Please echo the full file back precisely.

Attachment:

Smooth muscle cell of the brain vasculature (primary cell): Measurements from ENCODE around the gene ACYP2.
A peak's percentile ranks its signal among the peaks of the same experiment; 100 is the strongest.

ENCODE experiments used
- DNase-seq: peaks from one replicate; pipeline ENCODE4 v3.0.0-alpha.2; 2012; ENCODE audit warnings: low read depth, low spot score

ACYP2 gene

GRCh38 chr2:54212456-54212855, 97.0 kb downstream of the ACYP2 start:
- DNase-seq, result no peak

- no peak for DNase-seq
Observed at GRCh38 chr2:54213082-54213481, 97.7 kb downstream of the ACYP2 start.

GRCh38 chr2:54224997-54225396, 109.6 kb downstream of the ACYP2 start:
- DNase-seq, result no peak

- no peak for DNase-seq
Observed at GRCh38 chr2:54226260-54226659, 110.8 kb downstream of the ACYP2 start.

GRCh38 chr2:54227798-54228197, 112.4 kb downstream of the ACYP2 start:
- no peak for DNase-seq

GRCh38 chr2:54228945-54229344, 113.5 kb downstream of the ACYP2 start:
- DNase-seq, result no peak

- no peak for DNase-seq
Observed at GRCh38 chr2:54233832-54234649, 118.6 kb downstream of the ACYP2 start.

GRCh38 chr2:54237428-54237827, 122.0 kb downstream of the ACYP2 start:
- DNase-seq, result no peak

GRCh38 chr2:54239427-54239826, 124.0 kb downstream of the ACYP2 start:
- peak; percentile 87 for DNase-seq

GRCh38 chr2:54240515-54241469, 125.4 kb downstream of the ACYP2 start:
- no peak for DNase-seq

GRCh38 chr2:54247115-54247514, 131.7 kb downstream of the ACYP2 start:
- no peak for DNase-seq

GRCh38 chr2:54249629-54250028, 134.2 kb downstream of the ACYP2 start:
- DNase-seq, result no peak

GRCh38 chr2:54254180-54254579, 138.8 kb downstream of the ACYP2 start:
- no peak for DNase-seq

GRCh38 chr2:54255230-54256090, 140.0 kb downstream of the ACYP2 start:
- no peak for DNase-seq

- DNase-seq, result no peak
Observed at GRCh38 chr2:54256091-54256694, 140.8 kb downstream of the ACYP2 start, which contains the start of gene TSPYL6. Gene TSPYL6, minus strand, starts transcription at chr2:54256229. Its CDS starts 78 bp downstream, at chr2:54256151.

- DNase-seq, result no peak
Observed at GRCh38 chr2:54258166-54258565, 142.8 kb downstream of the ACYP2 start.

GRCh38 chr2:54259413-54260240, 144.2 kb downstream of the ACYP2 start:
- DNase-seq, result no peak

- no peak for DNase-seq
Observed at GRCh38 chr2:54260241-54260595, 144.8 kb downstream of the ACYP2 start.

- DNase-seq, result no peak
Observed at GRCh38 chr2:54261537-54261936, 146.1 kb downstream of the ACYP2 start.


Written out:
Smooth muscle cell of the brain vasculature (primary cell): Measurements from ENCODE around the gene ACYP2.
A peak's percentile ranks its signal among the peaks of the same experiment; 100 is the strongest.

ENCODE experiments used
- DNase-seq: peaks from one replicate; pipeline ENCODE4 v3.0.0-alpha.2; 2012; ENCODE audit warnings: low read depth, low spot score

ACYP2 gene

GRCh38 chr2:54212456-54212855, 97.0 kb downstream of the ACYP2 start:
- DNase-seq, result no peak

- no peak for DNase-seq
Observed at GRCh38 chr2:54213082-54213481, 97.7 kb downstream of the ACYP2 start.

GRCh38 chr2:54224997-54225396, 109.6 kb downstream of the ACYP2 start:
- DNase-seq, result no peak

- no peak for DNase-seq
Observed at GRCh38 chr2:54226260-54226659, 110.8 kb downstream of the ACYP2 start.

GRCh38 chr2:54227798-54228197, 112.4 kb downstream of the ACYP2 start:
- no peak for DNase-seq

GRCh38 chr2:54228945-54229344, 113.5 kb downstream of the ACYP2 start:
- DNase-seq, result no peak

- no peak for DNase-seq
Observed at GRCh38 chr2:54233832-54234649, 118.6 kb downstream of the ACYP2 start.

GRCh38 chr2:54237428-54237827, 122.0 kb downstream of the ACYP2 start:
- DNase-seq, result no peak

GRCh38 chr2:54239427-54239826, 124.0 kb downstream of the ACYP2 start:
- peak; percentile 87 for DNase-seq

GRCh38 chr2:54240515-54241469, 125.4 kb downstream of the ACYP2 start:
- no peak for DNase-seq

GRCh38 chr2:54247115-54247514, 131.7 kb downstream of the ACYP2 start:
- no peak for DNase-seq

GRCh38 chr2:54249629-54250028, 134.2 kb downstream of the ACYP2 start:
- DNase-seq, result no peak

GRCh38 chr2:54254180-54254579, 138.8 kb downstream of the ACYP2 start:
- no peak for DNase-seq

GRCh38 chr2:54255230-54256090, 140.0 kb downstream of the ACYP2 start:
- no peak for DNase-seq

- DNase-seq, result no peak
Observed at GRCh38 chr2:54256091-54256694, 140.8 kb downstream of the ACYP2 start, which contains the start of gene TSPYL6. Gene TSPYL6, minus strand, starts transcription at chr2:54256229. Its CDS starts 78 bp downstream, at chr2:54256151.

- DNase-seq, result no peak
Observed at GRCh38 chr2:54258166-54258565, 142.8 kb downstream of the ACYP2 start.

GRCh38 chr2:54259413-54260240, 144.2 kb downstream of the ACYP2 start:
- DNase-seq, result no peak

- no peak for DNase-seq
Observed at GRCh38 chr2:54260241-54260595, 144.8 kb downstream of the ACYP2 start.

- DNase-seq, result no peak
Observed at GRCh38 chr2:54261537-54261936, 146.1 kb downstream of the ACYP2 start.